Southward Bound (John Sloan Art)

I had a doctor’s appoint last Friday and now I am having emergency surgery Wednesday.  That’s another story, but the doctor sent me home and told me not to do anything.  No lifting, no physical activity, I was not even allowed to ride the lawn mower to cut grass!  However, the following morning was so cool and refreshing I could not resist a slow and leisurely stroll down our driveway.  The early signs of autumn are everywhere, I just have not been looking for them.  The black walnut trees have dropped their nuts, wrapped in fat green hulls all over the ground and their leaves are showing hints of yellow.  Dogwood trees are also changing, morphing from green to a dark russet red.  I can smell muscadines somewhere in the woods too.  They have a very distinct aroma that makes my mouth water.  Along my walk I discover some Black Eyed Susans blooming profusely among the Goldenrod and Joe-Pye Weed.  Further down the road, a persimmon tree is loaded with sun-kissed fruit and the branches of a honey locust tree bend beneath the weight of hundreds of long, curly seed pods.  You know, old-timers used to make beer from those! 

Harvest Gold (John Sloan Art)

There’s another sign too, but one I cannot put words too.  It’s a “feeling”.  If you love the outdoors and if you love autumn, then I don’t have to explain it to you.  You already know what I’m talking about.

The Golden Month (John Sloan Art)

“By all these lovely tokens September days are here, with summer’s best of weather and autumn’s best of cheer.” ~ Helen Hunt Jackson

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Christmas Time’s a Comin

As August draws to a close, I dust off my Christmas music books and start practicing carols on my banjo.  Everyone dreams of Christmases of yesteryear, and no one sings those carols like the crooners of bygone days when the world was a kinder place.  I’m talking about people like Bing Crosby, Dean Martin, Frank Sinatra, Ella Fitzgerald, Perry Como, Nat King Cole, Andy Williams, Johnny Mathis, and Mel Torme, just to name a few!  And if you’re lucky enough to have the vinyl albums and a stereo system with a turn table to play them on, then you have some nostalgia there that can create REAL Christmas magic!

Bing Crosby, White Christmas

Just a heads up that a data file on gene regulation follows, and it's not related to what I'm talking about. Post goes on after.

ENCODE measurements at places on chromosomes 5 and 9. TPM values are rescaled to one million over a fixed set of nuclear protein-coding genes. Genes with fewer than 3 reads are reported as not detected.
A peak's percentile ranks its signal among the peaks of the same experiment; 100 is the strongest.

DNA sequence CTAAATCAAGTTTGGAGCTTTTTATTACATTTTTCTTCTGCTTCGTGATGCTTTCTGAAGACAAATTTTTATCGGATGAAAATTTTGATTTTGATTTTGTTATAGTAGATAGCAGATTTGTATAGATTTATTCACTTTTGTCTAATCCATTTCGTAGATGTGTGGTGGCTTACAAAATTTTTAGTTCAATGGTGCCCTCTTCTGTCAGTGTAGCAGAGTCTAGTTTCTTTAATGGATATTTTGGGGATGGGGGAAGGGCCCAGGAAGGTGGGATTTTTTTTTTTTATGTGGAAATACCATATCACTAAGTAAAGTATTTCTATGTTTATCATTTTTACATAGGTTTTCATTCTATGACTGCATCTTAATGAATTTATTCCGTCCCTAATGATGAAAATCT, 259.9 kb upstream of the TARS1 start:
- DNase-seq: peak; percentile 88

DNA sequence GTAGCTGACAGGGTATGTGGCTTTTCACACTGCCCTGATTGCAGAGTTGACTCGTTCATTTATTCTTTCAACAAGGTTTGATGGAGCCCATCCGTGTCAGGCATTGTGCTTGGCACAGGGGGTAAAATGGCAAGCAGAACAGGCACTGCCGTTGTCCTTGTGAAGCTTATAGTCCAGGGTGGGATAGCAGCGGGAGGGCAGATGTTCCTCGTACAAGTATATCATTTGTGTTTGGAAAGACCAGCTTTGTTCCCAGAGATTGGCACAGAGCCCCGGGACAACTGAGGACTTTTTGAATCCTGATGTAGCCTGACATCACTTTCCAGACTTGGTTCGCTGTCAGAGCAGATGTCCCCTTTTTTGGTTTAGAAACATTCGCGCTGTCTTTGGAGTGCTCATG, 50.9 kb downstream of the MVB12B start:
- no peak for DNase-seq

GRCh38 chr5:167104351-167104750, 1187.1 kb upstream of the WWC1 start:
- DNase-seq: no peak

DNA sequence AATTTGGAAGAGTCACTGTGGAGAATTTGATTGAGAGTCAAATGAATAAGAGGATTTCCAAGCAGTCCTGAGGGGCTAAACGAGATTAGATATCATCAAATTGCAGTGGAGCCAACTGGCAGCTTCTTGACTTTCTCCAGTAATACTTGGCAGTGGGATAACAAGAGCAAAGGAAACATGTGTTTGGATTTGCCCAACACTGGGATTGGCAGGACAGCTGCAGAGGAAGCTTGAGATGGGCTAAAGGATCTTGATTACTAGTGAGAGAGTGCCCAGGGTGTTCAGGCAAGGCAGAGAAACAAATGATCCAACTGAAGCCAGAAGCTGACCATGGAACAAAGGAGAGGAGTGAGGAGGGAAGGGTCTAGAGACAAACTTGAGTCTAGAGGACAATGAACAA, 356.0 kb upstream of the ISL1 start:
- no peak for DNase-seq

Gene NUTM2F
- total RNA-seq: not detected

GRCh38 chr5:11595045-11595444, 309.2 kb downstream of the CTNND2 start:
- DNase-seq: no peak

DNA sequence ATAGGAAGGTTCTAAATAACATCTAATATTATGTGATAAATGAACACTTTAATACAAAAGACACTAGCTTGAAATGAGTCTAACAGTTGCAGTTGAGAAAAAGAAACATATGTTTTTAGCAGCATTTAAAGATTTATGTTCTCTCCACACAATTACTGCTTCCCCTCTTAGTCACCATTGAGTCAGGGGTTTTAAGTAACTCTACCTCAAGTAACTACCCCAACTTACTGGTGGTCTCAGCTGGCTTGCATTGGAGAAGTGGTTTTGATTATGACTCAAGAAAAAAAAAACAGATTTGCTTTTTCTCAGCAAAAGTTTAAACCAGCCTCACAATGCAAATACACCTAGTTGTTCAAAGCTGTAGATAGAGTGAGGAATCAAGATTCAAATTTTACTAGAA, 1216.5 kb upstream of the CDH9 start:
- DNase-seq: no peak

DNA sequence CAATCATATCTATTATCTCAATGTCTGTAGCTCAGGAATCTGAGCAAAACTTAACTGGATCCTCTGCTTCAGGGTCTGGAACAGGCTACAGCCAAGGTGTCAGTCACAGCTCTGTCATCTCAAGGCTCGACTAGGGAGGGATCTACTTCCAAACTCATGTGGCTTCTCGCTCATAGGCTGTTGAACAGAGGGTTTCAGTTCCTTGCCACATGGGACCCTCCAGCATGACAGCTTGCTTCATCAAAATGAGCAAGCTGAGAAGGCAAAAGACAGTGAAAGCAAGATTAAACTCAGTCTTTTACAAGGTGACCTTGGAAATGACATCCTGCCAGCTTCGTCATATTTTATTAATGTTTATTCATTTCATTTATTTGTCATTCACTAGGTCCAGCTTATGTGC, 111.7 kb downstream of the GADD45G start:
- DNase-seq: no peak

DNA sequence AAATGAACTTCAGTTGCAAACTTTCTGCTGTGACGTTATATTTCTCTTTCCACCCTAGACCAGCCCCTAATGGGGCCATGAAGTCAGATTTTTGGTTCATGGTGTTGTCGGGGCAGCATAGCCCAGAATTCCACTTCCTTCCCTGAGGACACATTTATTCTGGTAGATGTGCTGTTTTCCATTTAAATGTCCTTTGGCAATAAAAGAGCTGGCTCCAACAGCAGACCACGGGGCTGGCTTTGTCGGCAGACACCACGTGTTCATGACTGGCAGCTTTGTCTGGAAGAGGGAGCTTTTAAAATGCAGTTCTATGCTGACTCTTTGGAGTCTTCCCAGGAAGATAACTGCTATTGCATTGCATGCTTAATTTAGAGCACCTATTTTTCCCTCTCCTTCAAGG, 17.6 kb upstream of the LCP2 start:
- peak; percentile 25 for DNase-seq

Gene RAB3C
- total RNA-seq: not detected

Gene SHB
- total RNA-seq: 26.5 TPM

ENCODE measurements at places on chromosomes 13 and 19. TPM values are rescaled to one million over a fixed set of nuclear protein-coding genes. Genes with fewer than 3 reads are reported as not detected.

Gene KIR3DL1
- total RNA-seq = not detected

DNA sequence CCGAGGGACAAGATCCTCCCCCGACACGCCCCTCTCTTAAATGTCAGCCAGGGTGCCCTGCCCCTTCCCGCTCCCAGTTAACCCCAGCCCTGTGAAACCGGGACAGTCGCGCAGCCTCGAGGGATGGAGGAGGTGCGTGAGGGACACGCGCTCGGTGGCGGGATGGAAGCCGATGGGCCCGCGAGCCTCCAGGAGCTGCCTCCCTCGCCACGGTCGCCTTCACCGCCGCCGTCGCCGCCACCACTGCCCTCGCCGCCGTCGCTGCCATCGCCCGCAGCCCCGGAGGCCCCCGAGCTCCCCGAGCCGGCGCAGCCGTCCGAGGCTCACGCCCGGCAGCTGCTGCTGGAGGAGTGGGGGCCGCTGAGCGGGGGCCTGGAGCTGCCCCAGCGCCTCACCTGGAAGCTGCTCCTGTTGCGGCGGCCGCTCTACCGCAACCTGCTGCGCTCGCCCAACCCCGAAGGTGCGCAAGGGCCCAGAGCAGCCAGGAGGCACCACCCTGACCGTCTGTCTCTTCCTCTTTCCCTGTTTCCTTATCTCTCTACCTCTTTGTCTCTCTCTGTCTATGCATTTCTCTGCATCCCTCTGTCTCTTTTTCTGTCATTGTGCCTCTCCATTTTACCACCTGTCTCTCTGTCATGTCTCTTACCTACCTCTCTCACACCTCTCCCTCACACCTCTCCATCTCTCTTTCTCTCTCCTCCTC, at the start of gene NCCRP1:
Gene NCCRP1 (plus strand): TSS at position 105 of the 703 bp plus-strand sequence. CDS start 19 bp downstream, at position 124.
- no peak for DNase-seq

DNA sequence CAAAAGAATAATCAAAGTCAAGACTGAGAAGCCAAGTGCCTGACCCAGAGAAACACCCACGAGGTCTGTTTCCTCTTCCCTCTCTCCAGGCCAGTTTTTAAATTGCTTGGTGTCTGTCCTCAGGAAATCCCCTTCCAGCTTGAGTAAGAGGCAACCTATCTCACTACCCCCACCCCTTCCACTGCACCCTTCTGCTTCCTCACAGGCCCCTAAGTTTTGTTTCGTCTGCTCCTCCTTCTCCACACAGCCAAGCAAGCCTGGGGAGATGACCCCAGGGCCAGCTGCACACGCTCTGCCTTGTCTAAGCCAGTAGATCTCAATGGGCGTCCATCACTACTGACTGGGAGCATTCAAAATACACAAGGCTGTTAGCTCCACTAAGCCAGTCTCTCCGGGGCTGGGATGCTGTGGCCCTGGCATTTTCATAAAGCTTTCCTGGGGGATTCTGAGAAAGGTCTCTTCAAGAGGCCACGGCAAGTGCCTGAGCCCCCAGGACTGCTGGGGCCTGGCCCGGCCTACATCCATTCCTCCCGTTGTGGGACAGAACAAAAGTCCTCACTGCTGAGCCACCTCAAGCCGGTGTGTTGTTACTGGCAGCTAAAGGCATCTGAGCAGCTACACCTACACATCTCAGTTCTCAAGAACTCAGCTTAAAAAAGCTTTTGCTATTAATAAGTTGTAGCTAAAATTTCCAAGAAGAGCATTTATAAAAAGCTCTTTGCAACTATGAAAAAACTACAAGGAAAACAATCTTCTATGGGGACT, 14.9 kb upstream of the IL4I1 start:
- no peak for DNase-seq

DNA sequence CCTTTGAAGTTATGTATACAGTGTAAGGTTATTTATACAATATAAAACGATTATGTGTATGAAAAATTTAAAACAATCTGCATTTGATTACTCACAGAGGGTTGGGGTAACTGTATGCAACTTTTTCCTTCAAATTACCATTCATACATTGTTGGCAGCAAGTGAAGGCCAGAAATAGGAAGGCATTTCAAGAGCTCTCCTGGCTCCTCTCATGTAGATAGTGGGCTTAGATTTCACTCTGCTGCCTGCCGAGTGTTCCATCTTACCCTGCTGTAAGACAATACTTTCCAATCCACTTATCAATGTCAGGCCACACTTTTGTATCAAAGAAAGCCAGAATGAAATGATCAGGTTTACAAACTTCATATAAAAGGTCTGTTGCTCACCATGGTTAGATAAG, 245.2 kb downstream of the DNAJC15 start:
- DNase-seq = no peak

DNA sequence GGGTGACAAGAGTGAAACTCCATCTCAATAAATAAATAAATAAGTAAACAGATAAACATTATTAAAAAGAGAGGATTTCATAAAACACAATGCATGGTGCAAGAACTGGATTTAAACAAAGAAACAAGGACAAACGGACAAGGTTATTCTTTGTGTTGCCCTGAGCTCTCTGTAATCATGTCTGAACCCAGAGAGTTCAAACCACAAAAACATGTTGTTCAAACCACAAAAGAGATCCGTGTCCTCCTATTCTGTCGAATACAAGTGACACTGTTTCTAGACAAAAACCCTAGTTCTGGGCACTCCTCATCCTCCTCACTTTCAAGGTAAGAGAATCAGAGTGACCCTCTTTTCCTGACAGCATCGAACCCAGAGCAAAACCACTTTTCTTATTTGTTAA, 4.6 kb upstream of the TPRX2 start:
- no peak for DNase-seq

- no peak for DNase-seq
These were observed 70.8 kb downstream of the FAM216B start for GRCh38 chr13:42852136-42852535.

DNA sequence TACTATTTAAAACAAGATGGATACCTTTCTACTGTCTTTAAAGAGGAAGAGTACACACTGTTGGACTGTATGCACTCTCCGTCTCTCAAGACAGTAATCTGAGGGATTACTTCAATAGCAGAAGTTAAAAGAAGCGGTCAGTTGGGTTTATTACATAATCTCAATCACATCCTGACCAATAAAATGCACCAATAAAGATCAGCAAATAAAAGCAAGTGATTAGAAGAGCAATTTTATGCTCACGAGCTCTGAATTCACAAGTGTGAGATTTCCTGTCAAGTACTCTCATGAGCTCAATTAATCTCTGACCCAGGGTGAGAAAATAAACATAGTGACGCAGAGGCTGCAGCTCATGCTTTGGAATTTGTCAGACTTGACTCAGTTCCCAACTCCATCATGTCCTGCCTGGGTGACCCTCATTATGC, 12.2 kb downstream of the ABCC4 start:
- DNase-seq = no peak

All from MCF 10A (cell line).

But the music that really speaks to me and gets the Christmas spirit coursing through my veins is played on banjos, fiddles, guitars, and mandolins.  These songs can be heard at family gatherings, by a warm fire and the soft glow of candles and Christmas tree lights.  Is there any Christmas music sweeter than a fiddle, softly bowing “Silent Night”?  Is there any Christmas music more jubilant than a mandolin strumming “Joy to the World”?  Is there any Christmas music more exuberant than a banjo plucking “Jingle Bells”?  Put all of these instruments together for a rousing rendition of “Christmas Time’s a Comin’” and you have the perfect music for an old-time, down-home, Appalachian blue-grass Christmas.

Bluegrass Instruments

Every year, we drag boxes upon boxes of Christmas decorations down from our attic and spend days “decking the halls” of our home.  Our home has been the gathering place for many family Christmas get-togethers and the reason we go to all this trouble is NOT to impress anyone, but rather to create a special, magical memory for all the children that come here with their family to celebrate with us.  We have a big tree in the living room where all the gifts are placed.  There is a wreath over the fireplace with candles, greenery, and stockings hanging from the mantle.  There is another tree in the den, one in my office, one in the dining room, and one at the end of the hallway upstairs.  Whether a tree or a simple figurine of Santa Claus, everywhere you go in our home you will find some token of Christmas.  However, all this decorating does not fit within the framework of my old-time, down-home, Appalachian blue-grass Christmas.

Appalachian Christmas

We are at a point in time in our lives that I call an in-between time.  All our nieces and nephews are grown and have families of their own to celebrate Christmas with.  Our family Christmas get-togethers get smaller every year as these new families branch out and start their own traditions.  Our children are grown and married as well, but we have no grandchildren yet, so we are neither parents, grandparents, aunts, or uncles to small children at this stage of our lives.  We are “in-between”.  What better time to change things up and try something new?

Cedar Christmas Tree

I’ve been telling Melody for a few years now that I would like to scale back on the Christmas decorations.  Let’s get a smaller tree for the living room.  One tree is all we need.  Let’s hang a wreath over the fireplace, put some greenery and candles on the mantle along with our nativity set and stop there.  Maybe, when we have grandkids who are old enough to enjoy and remember all the festivities, we can start back up with all the decorations and go all out again, but for now, let’s have a quiet and peaceful Christmas.  One where we can rest, look inward, and reflect upon all of God’s blessings in our lives.  One where we can focus on the TRUE meaning of the season.  Maybe, just maybe, then, and only then I will be able to have my old-time, down-home, Appalachian blue-grass Christmas.